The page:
Chip quality market data will enable Baltic States to further capitalize
on the energy chip export industry as it expands.
The latest data from Eurostat indicates that the European Union is on track
to meet its renewable energy target of 20 percent by 2020. In 2014, with six
years left to reach that goal, 16 percent of the region¡¯s energy was derived
from renewable sources. The Baltic Rim countries have been some of the most
successful, with Sweden (49 percent), Finland (38 percent), Estonia (25
percent) and Lithuania (23 percent) already exceeding their shares. Denmark
(30 percent), Latvia (40 percent), Poland (15 percent) and Germany (18
percent) are on trajectory to meet their targets, though they have yet to do
One of the many components of these countries¡¯ plans to successfully meet
2020 targets is a commitment to district heating (DH) and
combined-heat-and-power (CHP) projects. Though these countries either have
already met or are quickly approaching their targets, they continue to
invest in small-scale DH and large-scale CHP projects.
Denmark is a good example of this. Just 0.8 percent shy of its target, the
country is slated to get two new CHP plants between now and 2019. Dong
Energy plans to open a 280-MW CHP plant in Fredericia in 2017, a facility
that will be fueled primarily by wood chips and use an estimated 700,000
metric tons annually, and near Copenhagen, Hofor plans to open a 500-MW CHP
facility that is expected to consume 1.2 million metric tons of wood chips
Denmark is not the only Baltic Rim country ramping up its biomass CHP
capacity. Also coming online in 2019 is a newly announced, 150-MW facility
in Lahti, Finland. So where will the fiber supply come from to meet this new
demand? Among the most likely suppliers will be the Baltic States. With
modern and well-developed forest products industries (sawmills, panel mills
and pellet mills); effective and efficient harvesting, processing (chipping)
and transportation infrastructure; an excess supply of biomass (annual
harvests equal approximately 70 percent of net annual growth in the region¡¯s
forests); and a history of strong export partnerships, the Baltic States are
poised to take advantage of these market opportunities.
Baltic States Wood Fiber Supply
According to the United Nations Economic Commission for Europe,
approximately 30 million cubic meters of timber are harvested annually in
Latvia, Estonia and Lithuania. Approximately 50 percent of the annual
harvest is in the form of saw and veneer logs and 26 percent is pulpwood, a
product that has very limited capacity for consumption in the immediate
region. Other roundwood makes up 4 percent of the annual harvest, and wood
fuel makes up another 20 percent.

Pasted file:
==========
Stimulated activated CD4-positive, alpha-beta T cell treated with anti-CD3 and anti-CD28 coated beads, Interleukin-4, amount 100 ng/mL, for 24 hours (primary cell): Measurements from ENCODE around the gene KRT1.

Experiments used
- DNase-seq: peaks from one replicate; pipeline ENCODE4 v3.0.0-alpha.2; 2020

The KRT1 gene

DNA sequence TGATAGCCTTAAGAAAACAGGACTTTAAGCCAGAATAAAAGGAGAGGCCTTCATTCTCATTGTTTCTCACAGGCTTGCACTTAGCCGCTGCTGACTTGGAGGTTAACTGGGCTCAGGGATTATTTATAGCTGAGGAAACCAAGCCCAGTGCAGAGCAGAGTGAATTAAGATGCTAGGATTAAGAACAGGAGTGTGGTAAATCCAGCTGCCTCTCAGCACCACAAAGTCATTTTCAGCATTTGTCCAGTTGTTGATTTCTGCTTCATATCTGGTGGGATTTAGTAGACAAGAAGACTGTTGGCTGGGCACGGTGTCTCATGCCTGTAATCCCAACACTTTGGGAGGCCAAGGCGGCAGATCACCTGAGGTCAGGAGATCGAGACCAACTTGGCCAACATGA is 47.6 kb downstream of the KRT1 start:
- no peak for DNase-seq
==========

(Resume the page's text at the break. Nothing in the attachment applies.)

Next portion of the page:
Wood Chip Classifications
Wood chip classifications in the Baltic States can be fluid; they can vary
based on source, quality and market conditions and destination. In Latvia,
for instance, chip producers supply pulp quality conifer and hardwood chips
to pulp and paper facilities in both domestic and export markets. In
addition, they produce technology and energy chips for domestic and export
markets that are sometimes interchangeable and sometimes not, depending upon
their destination. These include:
• Forest residue-quality domestic energy chips: Domestic energy chips are
generated from forest residues, chipped in woods post-harvest and used to
fuel DH and CHP plants.
• Forest residue-quality export energy chips: Excess supply of forest
residue quality energy chips are exported to Finland and Sweden.
• Domestic technology chips: In Latvia, hundreds of small sawmills do not
have debarking capacity. Bark remains on slabs after logs are canted, and
this material is stored on site awaiting chipping. Chip producers then send
mobile chippers to these mills to create technology chips that are delivered
domestically to medium-density fiberboard or wood pellet mills, a growing
business in the region.
• Danish-quality export energy chips: Excess supply of technology chips are
exported. Denmark sources this higher-quality energy chip from Latvia
because it has a lower ash content than forest residue energy chips.
While the Baltic States have much of what they need to capitalize on the
export energy chip trade as it expands, perhaps the single most important
missing ingredient to aid this expansion is the kind of market transparency
that high-quality market pricing information brings.
With these eight categories of wood chips, all produced from different raw
material with varying chipping and transportation costs, pricing will
challenge suppliers who are trying to maximize their revenues, as well as
consumers who are trying to keep their wood costs low. As export
opportunities for this underutilized material from the Baltic States grows
over the rest of this decade, the addition of high-quality market data will
create the kind of transparency that will allow for more orderly sales and
purchases of this material, and support the types of long-term supply
agreements that will stabilize the market for long-term benefits for the
industry as a whole.